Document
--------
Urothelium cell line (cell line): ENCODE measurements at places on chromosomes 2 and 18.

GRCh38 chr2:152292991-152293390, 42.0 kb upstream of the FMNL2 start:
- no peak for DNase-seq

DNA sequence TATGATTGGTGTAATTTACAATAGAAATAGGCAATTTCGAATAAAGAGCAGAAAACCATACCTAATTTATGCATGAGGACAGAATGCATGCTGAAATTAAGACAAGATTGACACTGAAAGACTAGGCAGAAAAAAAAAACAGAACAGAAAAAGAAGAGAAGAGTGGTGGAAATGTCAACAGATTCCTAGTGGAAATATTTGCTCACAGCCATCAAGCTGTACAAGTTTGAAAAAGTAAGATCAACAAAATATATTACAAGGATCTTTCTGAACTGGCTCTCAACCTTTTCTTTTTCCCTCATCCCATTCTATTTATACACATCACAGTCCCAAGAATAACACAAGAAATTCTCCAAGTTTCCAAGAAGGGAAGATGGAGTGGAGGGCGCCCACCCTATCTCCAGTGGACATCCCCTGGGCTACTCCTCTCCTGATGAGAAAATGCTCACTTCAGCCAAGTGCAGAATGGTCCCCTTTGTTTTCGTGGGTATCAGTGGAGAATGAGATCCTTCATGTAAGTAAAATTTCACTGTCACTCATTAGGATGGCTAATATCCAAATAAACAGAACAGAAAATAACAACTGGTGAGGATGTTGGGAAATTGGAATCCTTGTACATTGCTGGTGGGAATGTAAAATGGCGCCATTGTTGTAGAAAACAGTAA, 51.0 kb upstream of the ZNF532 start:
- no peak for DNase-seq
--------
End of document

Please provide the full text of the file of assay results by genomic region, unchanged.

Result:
Urothelium cell line (cell line): ENCODE measurements at places on chromosomes 2 and 18.

GRCh38 chr2:152292991-152293390, 42.0 kb upstream of the FMNL2 start:
- no peak for DNase-seq

DNA sequence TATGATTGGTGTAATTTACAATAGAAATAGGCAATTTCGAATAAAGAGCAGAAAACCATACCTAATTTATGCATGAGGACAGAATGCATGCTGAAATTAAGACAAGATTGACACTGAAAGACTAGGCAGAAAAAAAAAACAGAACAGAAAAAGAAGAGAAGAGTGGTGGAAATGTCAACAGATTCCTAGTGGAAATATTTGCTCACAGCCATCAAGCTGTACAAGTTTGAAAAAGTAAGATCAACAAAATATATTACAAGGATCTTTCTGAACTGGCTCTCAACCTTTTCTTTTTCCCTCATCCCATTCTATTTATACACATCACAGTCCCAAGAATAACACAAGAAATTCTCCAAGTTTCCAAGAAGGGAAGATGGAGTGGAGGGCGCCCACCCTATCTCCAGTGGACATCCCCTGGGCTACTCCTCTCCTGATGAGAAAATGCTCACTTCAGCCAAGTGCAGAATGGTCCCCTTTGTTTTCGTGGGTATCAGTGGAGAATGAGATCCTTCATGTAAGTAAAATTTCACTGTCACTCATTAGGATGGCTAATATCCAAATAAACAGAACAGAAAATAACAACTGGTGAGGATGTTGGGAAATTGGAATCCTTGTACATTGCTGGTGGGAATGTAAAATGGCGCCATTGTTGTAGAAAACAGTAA, 51.0 kb upstream of the ZNF532 start:
- no peak for DNase-seq